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In for a penny: Meet the Nashville songwriter taking on the streaming services

Streaming has transformed the music business. But George Johnson, representing himself in court, says, "Giving away music for free has got to end. It's a job just like anyone else's."

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Spotify, Pandora, Google and Amazon are challenging an appeal from a Nashville musician who argues that songwriters should earn more than fractions of a penny any time their songs are streamed online.

Image: Stockcam via Getty Images

Of all the professions in all the industries that the internet has upended over the past 20 years, songwriting may be the only one in which a legal decision to award fractions of a penny to content creators was deemed cause for celebration.

The passage of the Music Modernization Act, which garnered bipartisan support in Congress and was signed into law by President Trump in 2018, was meant to ensure that songwriters who hold the legal copyright to music receive at least some compensation when that music is streamed online. The idea was to offset the dwindling income from hard-copy music purchases, which generate so-called mechanical royalties of 9.1 cents for a songwriter when a CD is produced for sale.

But the impact of the law has been underwhelming for the authors of even the most popular hit songs. And for the vast majority of songwriters in the U.S., whose ranks are steadily dwindling, there's been no impact at all.

George Johnson is heading to court Tuesday morning to try and change that.

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An unassuming 53-year-old songwriter who grew up in West Virginia, Johnson cuts an unusual profile as David to the tech industry's collective Goliath of streaming companies: Spotify, Pandora, Google and Amazon. The four companies are intervenors in an appeal Johnson is bringing against the federal Copyright Royalty Board. Johnson is representing himself, after months of trying unsuccessfully to find an attorney willing to file his appeal. He'll have four minutes to make his case before a panel of judges at the U.S. Court of Appeals for the District of Columbia Circuit.

Johnson isn't naive, acknowledging his battle on behalf of fellow songwriters is a long shot at best. But his goals are ambitious: to convince the judges to adjust for inflation the decades-old royalty rate of 9.1 cents to about 50 cents, and to abolish the concept of a "limited download," the term used to describe when a song is downloaded for offline listening, for which the traditional royalty rate does not apply. In both cases, the royalty rate is next to zero. When you stream a song on Spotify, for example, the songwriter who wrote that song earns a fraction of a penny, typically less than .0005 cent.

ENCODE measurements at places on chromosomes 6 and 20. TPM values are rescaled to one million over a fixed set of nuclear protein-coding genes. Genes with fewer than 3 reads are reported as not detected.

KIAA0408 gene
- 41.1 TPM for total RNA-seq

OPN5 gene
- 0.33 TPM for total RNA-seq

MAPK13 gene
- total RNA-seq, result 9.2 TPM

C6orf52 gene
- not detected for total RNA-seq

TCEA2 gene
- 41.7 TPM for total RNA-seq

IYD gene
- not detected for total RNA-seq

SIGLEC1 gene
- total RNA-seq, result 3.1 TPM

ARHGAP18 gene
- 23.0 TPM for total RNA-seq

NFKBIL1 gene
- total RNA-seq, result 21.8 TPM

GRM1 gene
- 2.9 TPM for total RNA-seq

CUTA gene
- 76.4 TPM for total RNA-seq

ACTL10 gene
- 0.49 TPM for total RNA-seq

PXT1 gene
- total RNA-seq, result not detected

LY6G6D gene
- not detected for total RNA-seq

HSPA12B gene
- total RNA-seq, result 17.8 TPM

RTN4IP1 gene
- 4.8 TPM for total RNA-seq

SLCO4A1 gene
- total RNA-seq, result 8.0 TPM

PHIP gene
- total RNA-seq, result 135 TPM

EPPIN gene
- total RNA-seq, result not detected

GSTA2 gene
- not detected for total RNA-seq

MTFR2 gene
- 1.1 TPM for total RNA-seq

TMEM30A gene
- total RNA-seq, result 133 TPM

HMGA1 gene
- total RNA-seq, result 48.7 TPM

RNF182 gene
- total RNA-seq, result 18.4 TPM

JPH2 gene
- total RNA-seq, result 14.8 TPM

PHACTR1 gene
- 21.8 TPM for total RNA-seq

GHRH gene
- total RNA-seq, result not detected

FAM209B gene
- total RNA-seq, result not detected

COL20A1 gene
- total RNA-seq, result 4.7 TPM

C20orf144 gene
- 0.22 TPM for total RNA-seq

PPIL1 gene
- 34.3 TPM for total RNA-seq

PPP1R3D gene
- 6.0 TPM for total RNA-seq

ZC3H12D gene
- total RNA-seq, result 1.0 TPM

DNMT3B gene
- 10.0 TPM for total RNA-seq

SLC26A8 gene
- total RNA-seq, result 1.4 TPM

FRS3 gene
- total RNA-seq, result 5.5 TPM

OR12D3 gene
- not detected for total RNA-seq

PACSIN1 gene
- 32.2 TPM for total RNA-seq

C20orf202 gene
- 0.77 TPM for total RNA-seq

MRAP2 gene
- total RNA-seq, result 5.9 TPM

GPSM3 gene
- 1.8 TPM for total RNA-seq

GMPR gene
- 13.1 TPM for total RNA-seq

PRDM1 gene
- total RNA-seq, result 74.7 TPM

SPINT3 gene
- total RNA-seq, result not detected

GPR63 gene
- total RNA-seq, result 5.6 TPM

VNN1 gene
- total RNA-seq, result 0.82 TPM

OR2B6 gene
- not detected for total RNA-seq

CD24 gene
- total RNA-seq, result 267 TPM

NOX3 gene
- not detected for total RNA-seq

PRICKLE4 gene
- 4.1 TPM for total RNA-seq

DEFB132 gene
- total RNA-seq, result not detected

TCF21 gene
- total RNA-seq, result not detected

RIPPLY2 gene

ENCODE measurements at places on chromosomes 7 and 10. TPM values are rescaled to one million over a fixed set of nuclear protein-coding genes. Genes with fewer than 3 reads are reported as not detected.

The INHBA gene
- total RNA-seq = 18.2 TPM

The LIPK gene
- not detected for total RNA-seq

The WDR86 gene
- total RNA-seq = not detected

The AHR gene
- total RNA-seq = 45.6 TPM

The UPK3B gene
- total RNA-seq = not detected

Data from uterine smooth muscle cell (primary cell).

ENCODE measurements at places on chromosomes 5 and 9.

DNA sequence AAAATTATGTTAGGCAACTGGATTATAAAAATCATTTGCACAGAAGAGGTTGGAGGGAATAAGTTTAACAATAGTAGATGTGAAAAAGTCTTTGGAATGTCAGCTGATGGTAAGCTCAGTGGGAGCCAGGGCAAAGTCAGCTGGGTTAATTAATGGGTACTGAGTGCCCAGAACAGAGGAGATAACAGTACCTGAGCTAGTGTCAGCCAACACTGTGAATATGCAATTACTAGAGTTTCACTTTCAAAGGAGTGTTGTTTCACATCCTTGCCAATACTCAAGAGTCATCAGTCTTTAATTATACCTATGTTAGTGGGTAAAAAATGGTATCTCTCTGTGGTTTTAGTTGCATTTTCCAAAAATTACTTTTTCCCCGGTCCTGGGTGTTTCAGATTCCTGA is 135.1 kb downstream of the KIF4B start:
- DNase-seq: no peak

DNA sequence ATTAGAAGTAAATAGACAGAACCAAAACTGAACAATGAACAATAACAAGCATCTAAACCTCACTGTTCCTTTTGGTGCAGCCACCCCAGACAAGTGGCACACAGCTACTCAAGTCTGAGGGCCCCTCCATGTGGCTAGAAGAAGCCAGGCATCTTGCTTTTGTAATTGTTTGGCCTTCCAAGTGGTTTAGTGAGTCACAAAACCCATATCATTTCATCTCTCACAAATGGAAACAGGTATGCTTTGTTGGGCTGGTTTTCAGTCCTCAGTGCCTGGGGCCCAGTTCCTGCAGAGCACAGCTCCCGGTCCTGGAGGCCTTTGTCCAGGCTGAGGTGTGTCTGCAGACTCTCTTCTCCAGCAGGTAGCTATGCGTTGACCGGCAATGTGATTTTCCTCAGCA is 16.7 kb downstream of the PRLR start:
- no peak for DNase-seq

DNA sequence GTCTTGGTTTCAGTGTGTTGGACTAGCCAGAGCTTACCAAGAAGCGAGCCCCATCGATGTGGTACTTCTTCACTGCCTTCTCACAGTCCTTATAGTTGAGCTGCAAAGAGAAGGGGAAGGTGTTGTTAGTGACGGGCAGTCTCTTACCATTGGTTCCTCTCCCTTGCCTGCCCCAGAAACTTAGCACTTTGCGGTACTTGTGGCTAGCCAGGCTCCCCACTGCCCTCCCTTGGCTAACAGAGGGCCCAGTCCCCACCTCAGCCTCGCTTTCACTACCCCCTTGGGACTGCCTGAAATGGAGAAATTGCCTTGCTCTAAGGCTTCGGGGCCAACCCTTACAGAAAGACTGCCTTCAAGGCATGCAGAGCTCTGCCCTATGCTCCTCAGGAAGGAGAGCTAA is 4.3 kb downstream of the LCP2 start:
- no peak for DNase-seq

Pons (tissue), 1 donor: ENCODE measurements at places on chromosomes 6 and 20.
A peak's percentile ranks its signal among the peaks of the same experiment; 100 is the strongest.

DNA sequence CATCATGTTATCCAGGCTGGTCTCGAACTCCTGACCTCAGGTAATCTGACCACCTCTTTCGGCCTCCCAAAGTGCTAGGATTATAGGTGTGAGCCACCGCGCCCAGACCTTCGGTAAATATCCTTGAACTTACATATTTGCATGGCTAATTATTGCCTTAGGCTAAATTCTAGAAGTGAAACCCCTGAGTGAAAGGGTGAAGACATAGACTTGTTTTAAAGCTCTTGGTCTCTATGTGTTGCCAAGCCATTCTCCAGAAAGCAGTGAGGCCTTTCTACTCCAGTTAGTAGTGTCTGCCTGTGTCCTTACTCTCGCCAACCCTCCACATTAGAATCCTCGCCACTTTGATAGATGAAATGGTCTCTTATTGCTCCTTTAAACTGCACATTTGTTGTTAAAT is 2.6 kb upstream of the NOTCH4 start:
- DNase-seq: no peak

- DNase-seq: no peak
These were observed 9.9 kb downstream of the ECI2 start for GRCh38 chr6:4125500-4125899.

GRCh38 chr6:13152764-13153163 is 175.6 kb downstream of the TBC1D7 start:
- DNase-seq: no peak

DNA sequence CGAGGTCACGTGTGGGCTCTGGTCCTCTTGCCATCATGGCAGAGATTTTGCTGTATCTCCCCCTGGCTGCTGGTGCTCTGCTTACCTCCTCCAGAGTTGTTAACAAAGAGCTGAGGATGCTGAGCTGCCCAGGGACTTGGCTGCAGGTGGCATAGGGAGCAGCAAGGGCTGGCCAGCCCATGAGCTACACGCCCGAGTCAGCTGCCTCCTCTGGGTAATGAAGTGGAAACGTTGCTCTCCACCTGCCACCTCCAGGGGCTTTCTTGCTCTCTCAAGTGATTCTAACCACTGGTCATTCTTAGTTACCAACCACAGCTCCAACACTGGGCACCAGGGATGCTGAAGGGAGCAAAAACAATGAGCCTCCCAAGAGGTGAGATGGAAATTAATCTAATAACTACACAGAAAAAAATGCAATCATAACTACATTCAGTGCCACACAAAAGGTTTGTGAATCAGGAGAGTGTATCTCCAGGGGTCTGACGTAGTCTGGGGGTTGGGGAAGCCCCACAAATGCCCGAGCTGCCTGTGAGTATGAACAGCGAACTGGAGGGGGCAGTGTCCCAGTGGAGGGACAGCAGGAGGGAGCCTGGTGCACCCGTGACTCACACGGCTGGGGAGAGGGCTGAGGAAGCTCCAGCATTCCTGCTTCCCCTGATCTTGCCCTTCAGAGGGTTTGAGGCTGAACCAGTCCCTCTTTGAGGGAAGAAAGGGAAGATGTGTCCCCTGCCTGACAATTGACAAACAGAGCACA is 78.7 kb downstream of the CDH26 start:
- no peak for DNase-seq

Johnson wants to flip the system, merging the streaming of a song and the sale of the underlying intellectual property, which he says has been effectively splintered with the popularization of streaming.

"What streaming is — I call it legal piracy. If you are going to pay .0004 cents, you are basically stealing the song," said Johnson, a self-described "free market" guy. "Giving away music for free has got to end. It's a job just like anyone else's."

When Johnson first moved to Nashville in 1997, he said, there were about 4,000 songwriters who made a living on the city's "Music Row," the heart of the country music scene. It was the tail end of the period when consumers still bought CDs. At 9.1 cents a song, a songwriter who wrote music for a hit album could earn $100,000 or more, Johnson said.

Today, he said, the number of songwriters on Music Row has shrunk to about 400. For people like Johnson, making a living writing songs in a world where few people still buy music is so far from reality it's a stretch to even call it a dream. Unlike artists who perform on stage, songwriters only earn money from royalties, and even the most wildly successful earn startlingly little for smash hits.